All the actors are excellent throughout and it is a real treat to see so many great performers together in a better than usual story. The end is just a little disappointing, but there is still plenty to enjoy in this very stylish film . 4 stars from me.

Teesri Manzil

Teesri  Manzil (1966) is a stylish, slick Hitchcock influenced musical romance with a little murder mystery thrown in.

The film opens with a film noir style scene of a woman (Rupa) rushing up to the third floor of a hotel before falling to her death.  A crowd of onlookers gathers, and we see that Rupa is clutching something in her hand – later revealed to be a button from an assailant’s clothing.  Suspicion falls on Shammi Kapoor as Anil, the western style playboy musician with an eye for the ladies and extremely emotive hair.  But the button was not investigated at the time, as otherwise there would have been a speedy resolution, fewer incidental deaths, and no film.

In the next scene, we find that almost a year has passed from the time of Rupa’s death.  The jazz feet of Shammi trip nimbly across the railway station floor, only to meet the elegantly shod feet of Asha Parekh and we have our love interest! Both of these young fashionistas exude a western influenced hip and funky style, with Asha’s tailored salwar kameez leaving Shammi in no doubt about her femininity.

They speak a blend of Hindi and English, quote couplets and are smooth as silk. Asha’s Sunita  is opinionated, feisty and likes her independence and comforts. She can be a brat, as shown in the unfortunate picking-on-the-fat-guy scene on the train. But she also has excellent Filmi Heroine characteristics, fainting with fear at the idea that she had killed the Fat Guy with her umbrella.

Sunita travels to Mussoorie to confront the man she believes ruined her sister, Rupa, thus causing her to commit suicide. Being alert viewers, we know Shammi’s Anil is her man and before long, he knows it too. The interior of the hotel is full of niches, doorways, drapes and balconies and invites skulking, spying and eavesdropping.  Many shots are framed by archways, window apertures and drapery, giving a sense of spying on the hotel occupants. Sunita had planned ahead and brought a women’s hockey team to Mussoorie to ensure Rocky is taught a lesson (perhaps an inspiration for the eve-teasing scene in Chak De?).

Anil aka Rocky aka Sona is the drummer and singer in a hotel band, which is an excellent plot device as it allows for some fabulous RD Burman songs to be centre of attention. It also allows for Helen!  Helen not only minxes her way through showtunes, she has a small but significant role as femme fatale Ruby, the band’s singer and a woman in love with Rocky.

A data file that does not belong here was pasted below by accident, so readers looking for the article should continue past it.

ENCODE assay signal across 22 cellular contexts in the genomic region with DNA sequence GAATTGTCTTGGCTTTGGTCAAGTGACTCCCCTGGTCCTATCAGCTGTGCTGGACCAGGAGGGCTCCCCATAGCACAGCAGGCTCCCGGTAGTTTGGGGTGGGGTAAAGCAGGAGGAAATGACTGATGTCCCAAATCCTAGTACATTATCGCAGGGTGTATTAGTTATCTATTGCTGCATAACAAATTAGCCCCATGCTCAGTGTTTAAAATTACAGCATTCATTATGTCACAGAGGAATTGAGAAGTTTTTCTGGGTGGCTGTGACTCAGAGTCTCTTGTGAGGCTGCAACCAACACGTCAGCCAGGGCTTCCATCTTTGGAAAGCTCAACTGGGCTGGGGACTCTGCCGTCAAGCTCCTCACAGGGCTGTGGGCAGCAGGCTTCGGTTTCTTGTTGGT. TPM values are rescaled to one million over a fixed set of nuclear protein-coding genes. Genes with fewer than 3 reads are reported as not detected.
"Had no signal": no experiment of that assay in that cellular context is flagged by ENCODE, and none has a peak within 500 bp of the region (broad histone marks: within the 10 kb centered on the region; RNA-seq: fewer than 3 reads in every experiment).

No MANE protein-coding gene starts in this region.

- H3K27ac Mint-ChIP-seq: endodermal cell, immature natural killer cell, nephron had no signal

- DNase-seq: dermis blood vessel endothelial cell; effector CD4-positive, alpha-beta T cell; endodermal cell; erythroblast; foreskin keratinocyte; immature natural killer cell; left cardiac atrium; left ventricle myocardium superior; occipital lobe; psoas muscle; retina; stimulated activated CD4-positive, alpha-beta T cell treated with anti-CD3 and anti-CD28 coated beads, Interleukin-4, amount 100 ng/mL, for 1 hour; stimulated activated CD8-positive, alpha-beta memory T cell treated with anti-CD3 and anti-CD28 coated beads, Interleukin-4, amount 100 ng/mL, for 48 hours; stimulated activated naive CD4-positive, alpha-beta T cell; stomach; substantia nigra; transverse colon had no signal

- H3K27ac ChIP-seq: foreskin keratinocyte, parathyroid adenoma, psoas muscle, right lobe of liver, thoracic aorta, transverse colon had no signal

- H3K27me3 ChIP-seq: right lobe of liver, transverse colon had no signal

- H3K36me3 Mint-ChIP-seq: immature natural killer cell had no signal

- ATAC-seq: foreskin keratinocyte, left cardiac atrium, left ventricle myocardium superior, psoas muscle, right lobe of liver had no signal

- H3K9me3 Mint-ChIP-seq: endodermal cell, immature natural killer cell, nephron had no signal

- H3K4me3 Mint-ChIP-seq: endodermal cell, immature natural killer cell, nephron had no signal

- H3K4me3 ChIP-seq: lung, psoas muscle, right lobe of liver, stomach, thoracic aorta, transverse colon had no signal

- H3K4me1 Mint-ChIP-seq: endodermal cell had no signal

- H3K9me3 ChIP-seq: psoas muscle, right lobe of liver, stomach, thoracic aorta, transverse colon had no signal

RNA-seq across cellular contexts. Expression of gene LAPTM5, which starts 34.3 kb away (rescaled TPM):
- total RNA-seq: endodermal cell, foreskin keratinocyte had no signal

Anil and Sunita play cat-and-mouse culminating in a contrived car expedition which turns into an unplanned overnight stay in the forest. Back at the hotel, we resume the noir-ish atmospherics and the mysterious Cigar Man makes his presence felt, stalking Anil/Rocky/Sona. Ruby makes enigmatic statements; even Rocky’s friends assume there is some guilt regarding Rupa’s suicide. What really happened that night?

During the snappy fairground fight song we can’t help noticing an extra wearing the outfit Asha Parekh wore in the train scene. What’s going on, wardrobe team???

As the romance between the two leads hots up, we are treated to a series of flashbacks which go some way to explaining the sequence of events leading to Rupa’s death, and leave us with an impressive array of possible suspects and motives.  To further murk the waters, Anil tries to confess to Sunita that he is Rocky, but due to yet more intrigue she only discovers this as she watches him sing his heart out to her.  Sunita rejects Anil/Rocky with true Filmi Heroine style in front of an appreciative audience – score 1 for team Helen!

The Enigmatic Cigar Man turns out to be a police  inspector (Iftekhar!) and we have another flashback episode explaining Rupa’s death – after which Shammi decides maybe he does know more than he thinks he knows. Yes, only in films. Shammi confronts Helen about her lies and there is a scuffle during which an unseen assailant fires a gun and Helen expires gracefully, with beautiful eyeliner. Her dying declaration is that her only crime was to love Rocky and so that obstacle to his marrying Sunita is neatly sidestepped.  Shammi starts acting like a Hammer Horror Heroine and does exactly as he is told by a strange woman who breaks into his room. Some minutes of sweaty overacting later, Shammi catches up with the audience, confronts the real killer and gets to the truth. The bad guys get their comeuppance, the heroic couple get a first class train ticket home and everyone is happy. Even the Fat Guy.